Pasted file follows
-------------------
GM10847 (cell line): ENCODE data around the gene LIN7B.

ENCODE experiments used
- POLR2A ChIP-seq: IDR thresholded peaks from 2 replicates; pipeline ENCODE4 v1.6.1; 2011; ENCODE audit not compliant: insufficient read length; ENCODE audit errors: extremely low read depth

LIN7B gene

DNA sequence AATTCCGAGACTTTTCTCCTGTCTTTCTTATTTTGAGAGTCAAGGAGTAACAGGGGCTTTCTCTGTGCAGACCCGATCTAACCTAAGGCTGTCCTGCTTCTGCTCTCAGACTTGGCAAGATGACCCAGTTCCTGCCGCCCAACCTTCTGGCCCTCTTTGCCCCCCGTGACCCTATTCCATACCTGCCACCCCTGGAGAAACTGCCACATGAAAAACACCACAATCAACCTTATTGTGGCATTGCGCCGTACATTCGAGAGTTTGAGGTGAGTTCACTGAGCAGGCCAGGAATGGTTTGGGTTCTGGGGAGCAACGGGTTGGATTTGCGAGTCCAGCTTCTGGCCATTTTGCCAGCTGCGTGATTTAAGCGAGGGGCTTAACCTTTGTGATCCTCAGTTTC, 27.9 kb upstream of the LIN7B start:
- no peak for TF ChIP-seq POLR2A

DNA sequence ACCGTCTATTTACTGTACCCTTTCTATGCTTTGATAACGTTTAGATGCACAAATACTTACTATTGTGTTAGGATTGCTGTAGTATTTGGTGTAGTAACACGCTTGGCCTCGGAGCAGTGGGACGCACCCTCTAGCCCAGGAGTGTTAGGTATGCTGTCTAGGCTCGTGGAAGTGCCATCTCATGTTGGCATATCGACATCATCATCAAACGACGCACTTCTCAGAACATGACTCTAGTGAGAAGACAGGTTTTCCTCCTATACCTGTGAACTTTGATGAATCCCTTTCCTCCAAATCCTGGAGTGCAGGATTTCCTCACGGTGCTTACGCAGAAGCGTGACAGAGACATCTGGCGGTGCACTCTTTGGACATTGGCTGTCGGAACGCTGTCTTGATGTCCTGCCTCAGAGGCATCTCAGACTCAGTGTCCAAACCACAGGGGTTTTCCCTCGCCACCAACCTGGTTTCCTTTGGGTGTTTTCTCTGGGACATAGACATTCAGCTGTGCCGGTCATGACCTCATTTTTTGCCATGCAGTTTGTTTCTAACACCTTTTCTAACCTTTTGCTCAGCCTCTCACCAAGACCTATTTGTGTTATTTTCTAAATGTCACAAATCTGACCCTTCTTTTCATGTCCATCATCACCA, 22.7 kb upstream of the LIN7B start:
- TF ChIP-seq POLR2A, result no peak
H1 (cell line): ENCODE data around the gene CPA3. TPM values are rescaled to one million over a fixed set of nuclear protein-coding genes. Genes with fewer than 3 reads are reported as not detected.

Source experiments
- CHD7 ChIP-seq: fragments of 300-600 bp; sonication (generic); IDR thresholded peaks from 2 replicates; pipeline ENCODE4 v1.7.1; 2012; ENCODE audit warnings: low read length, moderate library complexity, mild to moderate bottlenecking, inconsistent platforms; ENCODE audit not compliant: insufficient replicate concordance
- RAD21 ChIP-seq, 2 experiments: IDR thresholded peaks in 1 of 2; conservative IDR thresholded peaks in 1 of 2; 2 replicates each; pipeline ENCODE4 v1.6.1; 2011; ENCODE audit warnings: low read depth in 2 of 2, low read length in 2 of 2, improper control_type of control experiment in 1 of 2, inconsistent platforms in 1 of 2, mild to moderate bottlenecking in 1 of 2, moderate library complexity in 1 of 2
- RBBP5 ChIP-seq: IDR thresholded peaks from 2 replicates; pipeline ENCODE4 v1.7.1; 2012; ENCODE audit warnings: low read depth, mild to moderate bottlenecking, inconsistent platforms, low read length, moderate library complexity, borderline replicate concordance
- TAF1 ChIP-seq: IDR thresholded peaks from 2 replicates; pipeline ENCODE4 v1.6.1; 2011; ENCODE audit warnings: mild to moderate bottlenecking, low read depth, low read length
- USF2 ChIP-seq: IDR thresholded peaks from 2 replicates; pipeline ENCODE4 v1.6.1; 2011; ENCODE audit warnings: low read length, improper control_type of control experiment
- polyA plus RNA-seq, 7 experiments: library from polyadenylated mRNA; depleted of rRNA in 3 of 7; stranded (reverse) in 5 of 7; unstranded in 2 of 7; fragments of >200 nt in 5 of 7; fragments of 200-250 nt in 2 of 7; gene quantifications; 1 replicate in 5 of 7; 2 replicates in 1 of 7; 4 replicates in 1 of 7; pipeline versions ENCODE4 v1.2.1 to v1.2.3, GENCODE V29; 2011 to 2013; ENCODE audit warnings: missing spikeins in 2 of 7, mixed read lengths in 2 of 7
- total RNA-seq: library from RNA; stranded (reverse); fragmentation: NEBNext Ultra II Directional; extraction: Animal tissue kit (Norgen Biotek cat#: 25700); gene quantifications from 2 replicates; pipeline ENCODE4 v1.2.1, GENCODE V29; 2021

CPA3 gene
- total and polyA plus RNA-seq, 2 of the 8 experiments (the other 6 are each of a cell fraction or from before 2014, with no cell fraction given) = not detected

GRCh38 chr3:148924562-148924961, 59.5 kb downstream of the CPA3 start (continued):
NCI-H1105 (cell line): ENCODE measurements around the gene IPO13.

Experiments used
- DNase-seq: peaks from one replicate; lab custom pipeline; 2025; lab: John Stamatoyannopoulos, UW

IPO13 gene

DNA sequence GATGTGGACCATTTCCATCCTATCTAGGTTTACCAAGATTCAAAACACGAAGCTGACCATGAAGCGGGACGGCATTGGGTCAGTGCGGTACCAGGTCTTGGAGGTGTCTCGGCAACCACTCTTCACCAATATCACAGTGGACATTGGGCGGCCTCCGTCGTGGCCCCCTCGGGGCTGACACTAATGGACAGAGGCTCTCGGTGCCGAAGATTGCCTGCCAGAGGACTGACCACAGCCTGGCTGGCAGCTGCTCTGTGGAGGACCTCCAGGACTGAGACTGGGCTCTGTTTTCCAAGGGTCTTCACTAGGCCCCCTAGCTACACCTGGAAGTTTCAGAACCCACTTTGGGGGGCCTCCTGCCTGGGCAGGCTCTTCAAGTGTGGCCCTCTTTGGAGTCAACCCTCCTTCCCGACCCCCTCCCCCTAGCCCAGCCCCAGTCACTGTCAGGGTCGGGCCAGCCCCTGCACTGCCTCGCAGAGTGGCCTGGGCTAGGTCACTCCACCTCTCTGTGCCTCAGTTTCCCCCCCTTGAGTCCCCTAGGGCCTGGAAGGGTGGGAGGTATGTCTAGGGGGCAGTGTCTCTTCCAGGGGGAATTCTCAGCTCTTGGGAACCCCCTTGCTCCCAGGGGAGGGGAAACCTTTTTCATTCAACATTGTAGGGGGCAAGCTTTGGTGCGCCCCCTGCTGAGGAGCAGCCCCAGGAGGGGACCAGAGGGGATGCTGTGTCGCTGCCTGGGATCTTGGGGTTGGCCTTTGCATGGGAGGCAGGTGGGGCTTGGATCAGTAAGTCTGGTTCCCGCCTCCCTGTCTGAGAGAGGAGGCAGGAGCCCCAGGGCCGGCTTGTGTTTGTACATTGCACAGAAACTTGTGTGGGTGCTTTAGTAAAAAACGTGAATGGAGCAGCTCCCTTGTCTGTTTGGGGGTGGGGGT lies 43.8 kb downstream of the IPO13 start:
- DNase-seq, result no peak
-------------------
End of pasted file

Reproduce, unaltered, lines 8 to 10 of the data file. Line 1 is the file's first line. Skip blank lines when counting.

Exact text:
- TF ChIP-seq POLR2A, result no peak
H1 (cell line): ENCODE data around the gene CPA3. TPM values are rescaled to one million over a fixed set of nuclear protein-coding genes. Genes with fewer than 3 reads are reported as not detected.

Source experiments